11. Great post - looks are indeed important. After I first started dating and had gone out with several girls who weren't attractive (to me) I spoke with my Rav about possible misplaced priorities (looks vs. middos, etc). He basically said - "don't be 'tzadik' and think you're above needing someone you find attractive." The physical component of marriage is very significant and you should certainly feel attractive by her beauty/his handsomeness. We just need to be realistic and not adhere to supermodel-esque standards for looks.

  12. At least on a shidduch date a shadchan can lie about the other person's looks, but exacttly --- if guys walk over to girls on their own she's gonna be SMOKIN'.

    I think any way people meet is okay. It's not like shidduch dating is evil and clubs are questionable; whatever floats your boat.

  13. I wish there were more girls that would pick the grass over the bench.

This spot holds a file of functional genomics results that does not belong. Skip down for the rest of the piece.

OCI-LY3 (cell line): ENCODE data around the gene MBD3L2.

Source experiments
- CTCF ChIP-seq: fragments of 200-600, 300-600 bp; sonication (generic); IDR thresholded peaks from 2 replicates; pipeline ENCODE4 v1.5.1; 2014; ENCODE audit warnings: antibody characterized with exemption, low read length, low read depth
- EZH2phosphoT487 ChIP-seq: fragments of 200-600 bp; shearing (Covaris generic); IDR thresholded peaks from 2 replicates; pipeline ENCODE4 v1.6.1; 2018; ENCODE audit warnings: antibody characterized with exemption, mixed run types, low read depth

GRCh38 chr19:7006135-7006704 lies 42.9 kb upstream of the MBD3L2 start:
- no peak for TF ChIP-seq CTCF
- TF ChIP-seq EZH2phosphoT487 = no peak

Maybe you should be looking into right-wing YU guys instead of yeshiva guys...

    My experience is that yeshiva guys are merely puppets and their rebbeim pull the strings.

  14. ive never heard any rabbi ever say that attraction isnt important and as a matter of fact nor did anyone else, how do i know? simple, the gemara says you have to be attracted to your wife, it praises looks and says a man should look for an attractive wife. hence... anyone that says otherwise in the name of a rabbi is simply lying.

  15. Lawschooldrunk says...

    Ohhhhh noooooo. I HAVE HEARD THIS FROM YESHIVA RABBEIM. There are definitely rabbis that stress that looks are not important. And by that, they mean (because I have asked for research sake)that it is the least important factor. So please do not quote gemara and assume all rabbis adhere to its words. while that is a lofty goal, it is not completely achieved.